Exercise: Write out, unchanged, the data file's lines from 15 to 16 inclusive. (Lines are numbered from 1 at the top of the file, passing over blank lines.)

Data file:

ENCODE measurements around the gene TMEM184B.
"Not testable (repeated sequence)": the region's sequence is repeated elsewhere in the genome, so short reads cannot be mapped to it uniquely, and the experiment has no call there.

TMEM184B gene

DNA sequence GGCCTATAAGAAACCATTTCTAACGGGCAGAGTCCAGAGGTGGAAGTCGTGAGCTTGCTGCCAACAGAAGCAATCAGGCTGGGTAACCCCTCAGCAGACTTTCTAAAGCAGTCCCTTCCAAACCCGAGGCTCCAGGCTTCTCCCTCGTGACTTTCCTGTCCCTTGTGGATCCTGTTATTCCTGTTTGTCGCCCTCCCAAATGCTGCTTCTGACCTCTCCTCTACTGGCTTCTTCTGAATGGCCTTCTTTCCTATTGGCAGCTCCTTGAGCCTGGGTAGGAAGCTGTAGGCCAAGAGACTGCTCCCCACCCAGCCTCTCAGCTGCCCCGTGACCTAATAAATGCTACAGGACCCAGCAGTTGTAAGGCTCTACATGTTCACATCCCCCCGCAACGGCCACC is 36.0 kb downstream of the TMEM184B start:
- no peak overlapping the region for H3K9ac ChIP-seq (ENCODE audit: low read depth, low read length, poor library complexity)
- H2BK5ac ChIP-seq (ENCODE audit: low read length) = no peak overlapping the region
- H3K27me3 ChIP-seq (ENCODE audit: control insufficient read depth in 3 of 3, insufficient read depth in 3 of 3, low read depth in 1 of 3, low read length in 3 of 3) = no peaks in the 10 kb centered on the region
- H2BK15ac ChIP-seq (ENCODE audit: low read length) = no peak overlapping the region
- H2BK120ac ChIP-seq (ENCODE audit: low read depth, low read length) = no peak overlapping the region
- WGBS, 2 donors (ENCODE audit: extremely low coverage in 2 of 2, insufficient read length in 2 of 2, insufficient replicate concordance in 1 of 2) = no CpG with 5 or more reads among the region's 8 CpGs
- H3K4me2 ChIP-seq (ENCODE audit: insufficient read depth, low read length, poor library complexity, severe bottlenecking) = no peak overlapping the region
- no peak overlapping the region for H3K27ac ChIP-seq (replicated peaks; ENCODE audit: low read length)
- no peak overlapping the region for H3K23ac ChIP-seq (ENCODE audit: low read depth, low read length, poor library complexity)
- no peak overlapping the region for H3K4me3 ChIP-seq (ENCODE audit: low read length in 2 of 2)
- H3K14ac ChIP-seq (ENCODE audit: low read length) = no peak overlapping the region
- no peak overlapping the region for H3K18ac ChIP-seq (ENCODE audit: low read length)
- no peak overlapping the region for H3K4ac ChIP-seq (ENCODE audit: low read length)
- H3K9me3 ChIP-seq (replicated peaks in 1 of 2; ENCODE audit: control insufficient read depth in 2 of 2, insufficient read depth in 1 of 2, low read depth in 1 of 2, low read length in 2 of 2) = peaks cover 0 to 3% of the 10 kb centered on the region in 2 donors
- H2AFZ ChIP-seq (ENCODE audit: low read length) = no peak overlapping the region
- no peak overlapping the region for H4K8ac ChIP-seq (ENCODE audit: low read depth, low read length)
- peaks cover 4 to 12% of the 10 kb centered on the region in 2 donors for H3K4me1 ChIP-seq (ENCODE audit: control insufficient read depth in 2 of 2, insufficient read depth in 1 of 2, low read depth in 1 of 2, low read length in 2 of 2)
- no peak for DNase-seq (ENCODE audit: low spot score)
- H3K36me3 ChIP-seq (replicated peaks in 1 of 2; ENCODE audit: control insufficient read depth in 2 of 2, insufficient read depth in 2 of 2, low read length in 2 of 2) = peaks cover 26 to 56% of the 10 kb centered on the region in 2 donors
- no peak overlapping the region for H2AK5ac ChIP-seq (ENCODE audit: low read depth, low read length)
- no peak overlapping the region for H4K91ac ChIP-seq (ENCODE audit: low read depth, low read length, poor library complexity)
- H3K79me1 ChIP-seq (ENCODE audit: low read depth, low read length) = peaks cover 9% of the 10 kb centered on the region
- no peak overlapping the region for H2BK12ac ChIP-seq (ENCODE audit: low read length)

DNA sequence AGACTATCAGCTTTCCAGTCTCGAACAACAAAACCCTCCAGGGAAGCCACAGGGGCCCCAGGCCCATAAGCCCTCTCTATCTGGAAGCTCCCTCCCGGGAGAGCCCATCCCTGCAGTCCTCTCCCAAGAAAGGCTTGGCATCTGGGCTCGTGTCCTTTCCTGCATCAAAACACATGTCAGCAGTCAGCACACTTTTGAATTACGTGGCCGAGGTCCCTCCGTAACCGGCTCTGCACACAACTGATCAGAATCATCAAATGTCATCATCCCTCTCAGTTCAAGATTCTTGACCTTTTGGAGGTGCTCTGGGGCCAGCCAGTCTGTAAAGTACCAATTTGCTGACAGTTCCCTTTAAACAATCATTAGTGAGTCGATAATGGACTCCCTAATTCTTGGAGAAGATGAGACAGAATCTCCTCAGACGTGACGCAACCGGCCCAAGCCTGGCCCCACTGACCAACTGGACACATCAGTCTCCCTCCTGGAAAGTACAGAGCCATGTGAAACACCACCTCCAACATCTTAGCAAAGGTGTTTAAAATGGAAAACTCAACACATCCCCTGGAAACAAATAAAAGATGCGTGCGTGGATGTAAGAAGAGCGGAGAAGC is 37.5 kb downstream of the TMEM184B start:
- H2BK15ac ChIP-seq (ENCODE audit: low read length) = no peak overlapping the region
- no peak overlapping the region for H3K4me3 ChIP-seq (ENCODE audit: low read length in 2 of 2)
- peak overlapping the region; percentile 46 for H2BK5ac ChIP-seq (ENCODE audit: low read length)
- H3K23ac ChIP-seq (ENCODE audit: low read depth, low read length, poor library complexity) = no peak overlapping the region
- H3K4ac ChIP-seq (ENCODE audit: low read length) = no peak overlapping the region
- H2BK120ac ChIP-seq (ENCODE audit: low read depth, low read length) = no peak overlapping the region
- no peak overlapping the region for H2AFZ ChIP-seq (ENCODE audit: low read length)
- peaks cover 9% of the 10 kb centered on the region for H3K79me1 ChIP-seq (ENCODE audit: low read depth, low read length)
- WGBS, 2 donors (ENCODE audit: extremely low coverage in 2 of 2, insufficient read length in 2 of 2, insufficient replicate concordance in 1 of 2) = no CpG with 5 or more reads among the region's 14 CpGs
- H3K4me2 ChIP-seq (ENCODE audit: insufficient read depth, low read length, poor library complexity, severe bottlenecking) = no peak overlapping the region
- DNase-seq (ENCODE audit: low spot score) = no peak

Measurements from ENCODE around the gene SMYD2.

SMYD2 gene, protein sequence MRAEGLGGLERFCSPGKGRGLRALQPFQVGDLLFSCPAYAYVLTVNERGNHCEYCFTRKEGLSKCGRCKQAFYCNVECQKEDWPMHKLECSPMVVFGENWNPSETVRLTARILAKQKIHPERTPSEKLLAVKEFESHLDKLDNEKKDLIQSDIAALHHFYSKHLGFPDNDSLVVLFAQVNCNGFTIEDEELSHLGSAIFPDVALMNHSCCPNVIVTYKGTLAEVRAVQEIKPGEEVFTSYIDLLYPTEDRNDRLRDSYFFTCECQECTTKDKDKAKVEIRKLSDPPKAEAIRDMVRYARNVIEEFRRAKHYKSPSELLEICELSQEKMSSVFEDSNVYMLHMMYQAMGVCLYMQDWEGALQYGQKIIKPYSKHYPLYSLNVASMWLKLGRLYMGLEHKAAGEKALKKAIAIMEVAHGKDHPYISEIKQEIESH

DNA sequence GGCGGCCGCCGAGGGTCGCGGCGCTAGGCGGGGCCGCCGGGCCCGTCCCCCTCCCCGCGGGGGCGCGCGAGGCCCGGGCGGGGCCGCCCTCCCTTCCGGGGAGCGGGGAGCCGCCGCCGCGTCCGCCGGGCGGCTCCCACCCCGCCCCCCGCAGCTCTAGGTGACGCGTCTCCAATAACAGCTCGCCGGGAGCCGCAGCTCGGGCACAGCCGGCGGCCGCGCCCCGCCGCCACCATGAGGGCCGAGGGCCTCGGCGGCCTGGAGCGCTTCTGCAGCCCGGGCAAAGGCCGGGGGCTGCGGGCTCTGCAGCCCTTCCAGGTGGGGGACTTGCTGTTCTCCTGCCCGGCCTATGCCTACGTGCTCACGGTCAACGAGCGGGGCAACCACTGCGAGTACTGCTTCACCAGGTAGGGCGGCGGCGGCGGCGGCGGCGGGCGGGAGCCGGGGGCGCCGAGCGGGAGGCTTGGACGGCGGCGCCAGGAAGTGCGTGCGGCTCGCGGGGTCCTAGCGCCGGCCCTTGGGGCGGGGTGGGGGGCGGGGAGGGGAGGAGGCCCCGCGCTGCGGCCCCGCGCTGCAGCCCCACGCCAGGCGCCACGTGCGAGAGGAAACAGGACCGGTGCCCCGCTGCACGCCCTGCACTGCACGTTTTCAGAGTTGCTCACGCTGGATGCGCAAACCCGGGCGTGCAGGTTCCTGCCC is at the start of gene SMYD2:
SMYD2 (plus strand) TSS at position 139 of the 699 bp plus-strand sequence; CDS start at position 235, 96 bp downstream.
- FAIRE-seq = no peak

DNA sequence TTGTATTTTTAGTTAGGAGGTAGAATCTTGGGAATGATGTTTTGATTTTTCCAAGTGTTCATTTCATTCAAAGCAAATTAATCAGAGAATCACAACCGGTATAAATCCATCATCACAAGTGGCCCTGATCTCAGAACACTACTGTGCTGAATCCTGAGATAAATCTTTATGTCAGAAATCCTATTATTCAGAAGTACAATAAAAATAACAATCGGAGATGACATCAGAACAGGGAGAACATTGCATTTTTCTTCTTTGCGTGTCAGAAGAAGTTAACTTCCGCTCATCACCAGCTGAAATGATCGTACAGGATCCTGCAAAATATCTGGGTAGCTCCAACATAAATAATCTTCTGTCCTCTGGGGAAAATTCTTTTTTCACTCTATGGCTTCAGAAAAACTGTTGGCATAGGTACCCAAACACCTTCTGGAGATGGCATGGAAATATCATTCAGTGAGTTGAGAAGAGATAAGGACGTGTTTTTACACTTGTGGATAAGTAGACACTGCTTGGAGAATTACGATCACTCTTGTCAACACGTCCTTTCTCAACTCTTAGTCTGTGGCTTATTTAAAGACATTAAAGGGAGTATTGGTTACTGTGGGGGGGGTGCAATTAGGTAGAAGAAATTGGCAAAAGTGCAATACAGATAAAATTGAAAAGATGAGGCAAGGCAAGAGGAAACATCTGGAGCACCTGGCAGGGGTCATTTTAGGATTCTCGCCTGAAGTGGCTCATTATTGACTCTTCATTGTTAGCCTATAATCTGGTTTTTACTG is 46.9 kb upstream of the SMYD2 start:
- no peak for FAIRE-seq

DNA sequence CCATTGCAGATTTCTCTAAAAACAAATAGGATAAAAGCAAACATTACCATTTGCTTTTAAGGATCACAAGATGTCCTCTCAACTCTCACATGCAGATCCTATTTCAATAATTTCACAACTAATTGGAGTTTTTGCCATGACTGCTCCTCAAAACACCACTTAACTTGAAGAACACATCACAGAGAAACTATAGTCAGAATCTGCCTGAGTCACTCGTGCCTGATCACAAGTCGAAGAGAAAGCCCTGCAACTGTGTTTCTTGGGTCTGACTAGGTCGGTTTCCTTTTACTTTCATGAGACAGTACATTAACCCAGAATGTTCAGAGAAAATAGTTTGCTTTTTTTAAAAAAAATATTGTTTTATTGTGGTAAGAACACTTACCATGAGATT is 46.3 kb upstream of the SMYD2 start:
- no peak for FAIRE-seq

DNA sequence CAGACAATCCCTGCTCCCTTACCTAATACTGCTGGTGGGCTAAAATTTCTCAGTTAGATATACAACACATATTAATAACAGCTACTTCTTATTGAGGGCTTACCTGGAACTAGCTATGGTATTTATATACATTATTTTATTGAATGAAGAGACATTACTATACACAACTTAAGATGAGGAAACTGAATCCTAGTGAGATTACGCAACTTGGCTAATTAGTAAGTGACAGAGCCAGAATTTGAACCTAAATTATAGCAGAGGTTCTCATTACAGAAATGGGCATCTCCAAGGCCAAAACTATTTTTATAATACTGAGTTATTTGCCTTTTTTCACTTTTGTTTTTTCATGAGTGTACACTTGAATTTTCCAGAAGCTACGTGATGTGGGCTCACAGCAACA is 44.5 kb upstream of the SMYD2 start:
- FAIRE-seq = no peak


- H3K14ac ChIP-seq (ENCODE audit: low read length) = no peak overlapping the region
- no peak overlapping the region for H3K18ac ChIP-seq (ENCODE audit: low read length)